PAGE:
AML/CFT supervision and support for businesses

More businesses now have to put systems and processes in place to help tackle money laundering and terrorism financing. Support is available to help you understand and do what’s required.

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Under the Anti-Money Laundering and Countering Financing of Terrorism (AML/CFT) Act, three government agencies act as supervisors to support and oversee the businesses that have to comply with the law.

To find out if you’ll have to comply with the Act, see the information specific to your sector at:

Tacking money laundering and terrorist financing

Which agency will supervise my business when Phase 2 of the Act comes into effect?

The Department of Internal Affairs will supervise Phase 2 businesses.

The three existing AML/CFT supervisors – the DIA (external link) , the Reserve Bank of New Zealand (external link) and the Financial Markets Authority (external link) – will continue to oversee Phase 1 businesses.

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Why is supervision required?

Supervisors play a critical role in combating money laundering and terrorism financing by:

  • helping businesses comply with the Act and regulations
  • monitoring and assessing money laundering and terrorism financing risks in their sectors and helping businesses understand these risks
  • investigating potential breaches and enforcing the law when necessary
  • ensuring rules work well and that there’s a level playing field for regulated businesses

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What will my supervisor do?

What will my supervisor do?

Some of the things your supervisor will do are:

  • assess the risks in your sector to help you understand how criminals could use your services to launder money or finance terrorism
  • provide support, guidance and feedback to help you comply with AML/CFT laws
  • review your policies and procedures, and inspect your records (this does not apply to high value dealers)
  • investigate and take action if you don’t meet your obligations.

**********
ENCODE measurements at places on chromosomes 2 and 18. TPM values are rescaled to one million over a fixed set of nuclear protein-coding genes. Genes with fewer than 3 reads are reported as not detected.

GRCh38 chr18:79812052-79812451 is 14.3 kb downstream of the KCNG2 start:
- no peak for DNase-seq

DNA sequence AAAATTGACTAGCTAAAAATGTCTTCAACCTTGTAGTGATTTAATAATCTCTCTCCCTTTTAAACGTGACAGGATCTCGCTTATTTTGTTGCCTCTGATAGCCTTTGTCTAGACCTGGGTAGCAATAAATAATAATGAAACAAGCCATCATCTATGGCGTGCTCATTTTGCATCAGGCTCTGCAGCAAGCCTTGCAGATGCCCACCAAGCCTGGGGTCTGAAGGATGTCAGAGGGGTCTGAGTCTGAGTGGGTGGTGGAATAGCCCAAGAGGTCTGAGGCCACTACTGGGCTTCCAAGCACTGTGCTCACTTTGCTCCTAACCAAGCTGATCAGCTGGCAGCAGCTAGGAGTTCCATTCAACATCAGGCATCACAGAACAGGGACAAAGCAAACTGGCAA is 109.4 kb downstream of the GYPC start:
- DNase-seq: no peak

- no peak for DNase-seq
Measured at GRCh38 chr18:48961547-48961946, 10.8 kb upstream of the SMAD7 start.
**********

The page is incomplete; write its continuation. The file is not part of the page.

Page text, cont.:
A range of existing guidance material is already available to help get you started. [Note: links coming soon.] Now the Bill has been passed, we plan to engage with sectors to develop regulations, which will provide more clarity, and produce more guidance material.

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How will I have to work with the supervisor?

Your supervisor may ask for information and access to your AML/CFT documents and customer and transaction records to make sure you’re complying with the Act.

By law, you must give your supervisor information or access to information when they ask for it.

How often you’ll need to do this will depend on various factors. Supervisors take a risk-based approach. This means they focus more on supervising businesses that provide products and services which are more at risk of being misused by criminals.

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What happens if I don’t meet my AML/CFT obligations?

If your supervisor has any concerns about your systems and processes or you don’t comply with the law, you’ll have to fix issues that need attention.

You might be given a warning, which may be made public in some circumstances.

There are penalties if you seriously breach the law. For breaches of civil offences, individuals can be fined up to $200,000 and companies can be fined up to $2 million. Repeated failure to comply with AML/CFT obligations, providing false or misleading information and other criminal offences can result in fines up to $5 million for businesses, while individuals can be fined up to $300,000 or sentenced to up to 2 years in prison.

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